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Contents: Italian migrants in Australia in the post-Second World War period - Ethnic media: the Italian-language newspaper in Australia La Fiamma - Lena Gustin's columns: Il salotto di Lena and Inchiostro simpatico - The editorial process: editing the body and the construction of ethnic respectability - Migrants' writing - Love and identity - Ethnic moralism and misogyny - Interethnic and interregional relationships, and the generational gap - Mutable bodies and sexual dilemmas - Transsexuality - Self-beautification - Health and work injuries - Childbirth and motherhood - Mental health.
Francesco Ricatti (PhD, University of Sydney) is Cassamarca Lecturer in Italian at the University of the Sunshine Coast. His articles have appeared in prestigious Australian and international academic journals, including Australian Journal of Politics and History, and History Australia. In 2008 he received the Altreitalie award for the best PhD thesis on Italian migration.
"Perhaps the single most important contribution that Dr Ricatti's
text makes is in bringing into sharp focus the too often effaced
corporeality of migrant subjectivities, foregrounding the
entanglement of bodies, desires, power and knowledge within the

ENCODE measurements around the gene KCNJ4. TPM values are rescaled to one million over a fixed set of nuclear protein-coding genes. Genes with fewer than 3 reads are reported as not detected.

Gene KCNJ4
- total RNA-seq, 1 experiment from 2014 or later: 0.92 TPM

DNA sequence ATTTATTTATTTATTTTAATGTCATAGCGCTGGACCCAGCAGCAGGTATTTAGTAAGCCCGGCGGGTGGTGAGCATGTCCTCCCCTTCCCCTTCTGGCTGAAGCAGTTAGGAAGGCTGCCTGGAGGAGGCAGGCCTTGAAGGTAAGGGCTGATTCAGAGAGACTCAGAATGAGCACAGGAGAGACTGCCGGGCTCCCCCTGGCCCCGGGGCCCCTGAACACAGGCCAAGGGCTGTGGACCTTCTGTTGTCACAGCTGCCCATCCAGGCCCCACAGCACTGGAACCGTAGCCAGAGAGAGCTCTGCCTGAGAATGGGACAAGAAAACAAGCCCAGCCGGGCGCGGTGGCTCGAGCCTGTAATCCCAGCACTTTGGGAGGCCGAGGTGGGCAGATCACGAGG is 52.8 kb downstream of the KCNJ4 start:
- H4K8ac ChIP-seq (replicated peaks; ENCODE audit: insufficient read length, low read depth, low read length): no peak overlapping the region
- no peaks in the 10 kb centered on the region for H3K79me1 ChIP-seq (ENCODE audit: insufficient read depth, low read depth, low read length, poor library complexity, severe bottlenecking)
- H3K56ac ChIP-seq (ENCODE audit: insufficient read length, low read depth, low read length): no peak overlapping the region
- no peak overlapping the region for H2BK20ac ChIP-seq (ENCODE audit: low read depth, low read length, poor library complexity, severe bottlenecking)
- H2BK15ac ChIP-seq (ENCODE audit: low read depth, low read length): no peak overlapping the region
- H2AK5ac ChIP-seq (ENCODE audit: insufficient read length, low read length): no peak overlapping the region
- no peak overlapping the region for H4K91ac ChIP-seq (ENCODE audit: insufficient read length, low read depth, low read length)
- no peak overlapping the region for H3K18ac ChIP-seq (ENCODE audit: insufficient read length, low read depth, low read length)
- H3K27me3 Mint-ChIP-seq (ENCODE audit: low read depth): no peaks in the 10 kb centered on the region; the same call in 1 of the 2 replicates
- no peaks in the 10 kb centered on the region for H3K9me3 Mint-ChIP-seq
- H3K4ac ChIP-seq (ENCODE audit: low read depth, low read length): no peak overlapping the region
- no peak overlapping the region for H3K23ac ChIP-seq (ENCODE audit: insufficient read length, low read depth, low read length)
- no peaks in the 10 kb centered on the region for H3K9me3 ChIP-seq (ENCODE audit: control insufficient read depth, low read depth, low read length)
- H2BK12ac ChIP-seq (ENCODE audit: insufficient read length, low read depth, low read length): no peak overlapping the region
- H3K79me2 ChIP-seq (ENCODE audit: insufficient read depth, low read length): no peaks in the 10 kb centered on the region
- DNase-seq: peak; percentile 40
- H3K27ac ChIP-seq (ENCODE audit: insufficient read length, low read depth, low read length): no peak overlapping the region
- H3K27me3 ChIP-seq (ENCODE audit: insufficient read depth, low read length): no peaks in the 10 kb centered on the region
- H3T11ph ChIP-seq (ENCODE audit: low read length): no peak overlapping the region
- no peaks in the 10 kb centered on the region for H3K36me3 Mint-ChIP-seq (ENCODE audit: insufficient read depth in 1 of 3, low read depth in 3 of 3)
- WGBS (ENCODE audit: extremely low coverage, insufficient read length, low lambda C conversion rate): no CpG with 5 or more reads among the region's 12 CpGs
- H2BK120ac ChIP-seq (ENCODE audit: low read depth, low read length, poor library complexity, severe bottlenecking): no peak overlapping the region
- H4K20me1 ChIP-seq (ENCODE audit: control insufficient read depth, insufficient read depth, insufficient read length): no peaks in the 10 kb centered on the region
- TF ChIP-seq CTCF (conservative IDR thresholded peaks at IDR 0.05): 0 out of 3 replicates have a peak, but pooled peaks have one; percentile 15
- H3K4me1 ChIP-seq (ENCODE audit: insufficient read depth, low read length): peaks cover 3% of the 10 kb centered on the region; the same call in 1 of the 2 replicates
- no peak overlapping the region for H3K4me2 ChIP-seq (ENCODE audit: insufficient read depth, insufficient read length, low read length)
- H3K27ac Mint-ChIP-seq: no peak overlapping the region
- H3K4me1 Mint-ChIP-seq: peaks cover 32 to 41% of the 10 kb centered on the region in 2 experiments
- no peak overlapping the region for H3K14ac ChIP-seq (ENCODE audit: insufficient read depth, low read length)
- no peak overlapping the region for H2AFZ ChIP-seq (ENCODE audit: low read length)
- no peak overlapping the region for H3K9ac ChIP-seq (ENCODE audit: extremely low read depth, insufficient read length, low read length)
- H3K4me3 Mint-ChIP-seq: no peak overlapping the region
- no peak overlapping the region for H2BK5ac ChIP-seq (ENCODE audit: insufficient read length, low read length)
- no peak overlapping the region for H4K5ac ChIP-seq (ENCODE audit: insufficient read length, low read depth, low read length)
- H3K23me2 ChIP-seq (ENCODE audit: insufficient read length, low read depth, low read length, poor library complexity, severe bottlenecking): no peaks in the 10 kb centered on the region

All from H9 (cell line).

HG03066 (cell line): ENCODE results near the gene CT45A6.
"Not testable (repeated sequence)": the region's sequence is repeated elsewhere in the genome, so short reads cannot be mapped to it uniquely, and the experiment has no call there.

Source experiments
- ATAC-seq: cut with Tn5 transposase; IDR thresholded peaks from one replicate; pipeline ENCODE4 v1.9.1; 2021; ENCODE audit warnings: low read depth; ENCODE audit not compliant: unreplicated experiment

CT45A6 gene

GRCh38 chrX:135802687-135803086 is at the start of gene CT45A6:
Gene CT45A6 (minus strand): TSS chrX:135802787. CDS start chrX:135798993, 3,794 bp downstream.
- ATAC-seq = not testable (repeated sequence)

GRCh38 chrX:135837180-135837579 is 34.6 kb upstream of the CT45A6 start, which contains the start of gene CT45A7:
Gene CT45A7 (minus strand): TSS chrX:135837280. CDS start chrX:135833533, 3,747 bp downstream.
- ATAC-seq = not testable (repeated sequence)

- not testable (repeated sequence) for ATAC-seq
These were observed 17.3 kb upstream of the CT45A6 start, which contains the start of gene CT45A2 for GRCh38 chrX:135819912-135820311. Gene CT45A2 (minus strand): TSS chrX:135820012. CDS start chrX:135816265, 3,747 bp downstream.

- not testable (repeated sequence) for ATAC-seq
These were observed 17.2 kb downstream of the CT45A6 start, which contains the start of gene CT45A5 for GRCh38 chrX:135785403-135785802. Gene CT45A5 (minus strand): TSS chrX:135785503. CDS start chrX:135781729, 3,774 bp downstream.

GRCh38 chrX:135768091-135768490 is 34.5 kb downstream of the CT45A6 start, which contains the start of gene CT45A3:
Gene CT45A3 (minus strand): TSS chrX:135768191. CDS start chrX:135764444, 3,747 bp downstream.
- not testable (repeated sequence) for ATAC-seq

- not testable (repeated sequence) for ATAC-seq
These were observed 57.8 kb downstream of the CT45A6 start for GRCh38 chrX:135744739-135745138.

category formations of gender, sexuality and race.[...] The
strength of this text emerges from a convincing marshalling of
interdisciplinary knowledges and theories in order to shed new
light on the complex figuration of migrant bodies and identities,
once they are situated within their socio-historical contexts. I
can see this book being used in migrant and diaspora studies,
Australian history, cultural studies, queer studies, and
sociological and anthropological studies" (Joseph Pugliese,
Associate Professor in Critical and Cultural Studies, Macquarie
"Through his analysis, Ricatti's book has made an extremely important contribution to Italian migrant studies. Indeed, it is difficult to recall any work that covers such an array of individual Italian experiences. Issues raised in this study, such as sexual violence in migrant marriages, have rarely been mentioned in other research on Italian migration, if at all. Ricatti challenges neat generalisations about the lives of Italian migrants and sets out a more critical and complex direction for further historical work. Ricatti should be complimented on his work." (David Brown, Australian Journal of Politics and History 58, 2012/1)